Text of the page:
Belinda Liao: “I believe there's three reasons to why inflation risk is lower in Asia. So, first, the domestic demand is weaker in Asia in general, and second is the supply chain disruption is less severe in Asia because of close proximity to suppliers, and also Asia is more self-sufficient in some major commodity: oil and energies. And third, I think that's most important is that a lot of energy producer or upstream commodity producers in Asia, in China, or I would say in most part of Southeast Asia is SOEs, sovereign-owned enterprises. So, the government has better control over price setting, especially for those very essential commodity or energy. So, that's why we see inflation is less of a shock in Asia than in the West.”

On the supply chain disruption issues experienced by Shenzhou International Group Holdings Limited

Ben Li: “I can give you an example of Shenzhou, which is an apparel OEM manufacturer. And, also, they are one of the largest suppliers to the top sportswear brands globally. So, they've had a really tough year last year, mainly due to COVID. The company has operations in three countries, their China headquarters, which is in Ningbo, and then Cambodia and Vietnam. Last year, they had to shut down their Cambodian plant for one month in the first half due to COVID, and then the Vietnam plant for three months in the second half. China plant was then suspended for three weeks in January this year, and a three month delay in Vietnam was particularly painful because when they were finally able to resume production, there was a big cut and price increase and also forex changes. So, their cost base rose a lot during this time, but their pricing was already agreed upon from the previous quarter. And, also, to make things worse, they had to move some production back to their headquarter in Ningbo, which has obviously higher production costs. So, all of these led to a very big margin contraction and earnings decline year over year last year, which was the first time in history since the company’s public listing.”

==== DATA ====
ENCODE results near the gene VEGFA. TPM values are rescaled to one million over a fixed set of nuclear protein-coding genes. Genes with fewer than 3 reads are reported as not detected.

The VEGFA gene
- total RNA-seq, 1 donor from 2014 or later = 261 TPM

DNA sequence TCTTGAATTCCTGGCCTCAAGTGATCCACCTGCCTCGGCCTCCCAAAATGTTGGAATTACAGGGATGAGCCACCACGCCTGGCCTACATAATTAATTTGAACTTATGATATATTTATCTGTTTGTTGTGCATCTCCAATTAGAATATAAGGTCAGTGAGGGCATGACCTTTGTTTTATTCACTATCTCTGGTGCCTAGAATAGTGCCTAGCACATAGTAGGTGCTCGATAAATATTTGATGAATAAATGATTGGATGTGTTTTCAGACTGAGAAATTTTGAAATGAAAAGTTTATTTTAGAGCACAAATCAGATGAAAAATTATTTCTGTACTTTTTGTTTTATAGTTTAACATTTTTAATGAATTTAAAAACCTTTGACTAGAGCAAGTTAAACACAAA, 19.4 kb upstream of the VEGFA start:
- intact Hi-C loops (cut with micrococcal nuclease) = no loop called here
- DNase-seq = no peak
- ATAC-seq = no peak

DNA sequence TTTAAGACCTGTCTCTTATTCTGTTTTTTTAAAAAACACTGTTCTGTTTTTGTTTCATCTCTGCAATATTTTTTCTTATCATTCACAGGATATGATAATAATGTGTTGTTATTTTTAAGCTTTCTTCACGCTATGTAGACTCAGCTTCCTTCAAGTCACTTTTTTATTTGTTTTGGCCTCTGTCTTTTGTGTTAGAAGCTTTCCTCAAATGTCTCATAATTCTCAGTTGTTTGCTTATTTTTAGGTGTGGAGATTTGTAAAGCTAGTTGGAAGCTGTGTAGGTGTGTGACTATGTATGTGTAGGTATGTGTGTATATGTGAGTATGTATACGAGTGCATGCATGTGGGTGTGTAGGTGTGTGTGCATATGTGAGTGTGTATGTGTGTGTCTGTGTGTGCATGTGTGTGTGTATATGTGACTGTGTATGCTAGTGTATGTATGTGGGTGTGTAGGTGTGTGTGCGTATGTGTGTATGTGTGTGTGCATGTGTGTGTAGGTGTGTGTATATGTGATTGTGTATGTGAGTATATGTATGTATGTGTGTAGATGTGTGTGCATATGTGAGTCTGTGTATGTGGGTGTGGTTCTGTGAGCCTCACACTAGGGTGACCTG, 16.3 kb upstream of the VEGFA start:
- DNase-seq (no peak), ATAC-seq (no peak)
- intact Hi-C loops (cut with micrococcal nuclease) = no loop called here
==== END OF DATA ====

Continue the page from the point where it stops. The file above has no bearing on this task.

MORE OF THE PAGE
On how semiconductor manufacturers are navigating through these supply chain disruptions

Terence Tsai: “I think for these semiconductor players, cyclicality is not something new. That's something they expect and they have a good track record of navigating these cyclicalities. I think the current pain point, which is a challenge, is the lockdown in China, where a lot of the component assembly are done. So, and it also exposes certain niche areas that are pretty obscure that we don't typically think about. For example, with neon gas that is which you have about a third of that supply coming out from Ukraine, that is potentially going to be disrupted depending on how long the war lasts. But the good news is, companies such as the Korean semiconductor players, they sense that the Japan geopolitical tensions, they have been building up, they have been more sensitive on their supply chain resilience and they've been building up a lot of stock. Companies have also switched from a just in time supply chain management system where they kind of take advantage and take for granted the global supply chain to a more just in case. You're seeing inventories start to build up, you're seeing them becoming more concerned with component shortages. So, that's just a few examples of how the semiconductor players are navigating this."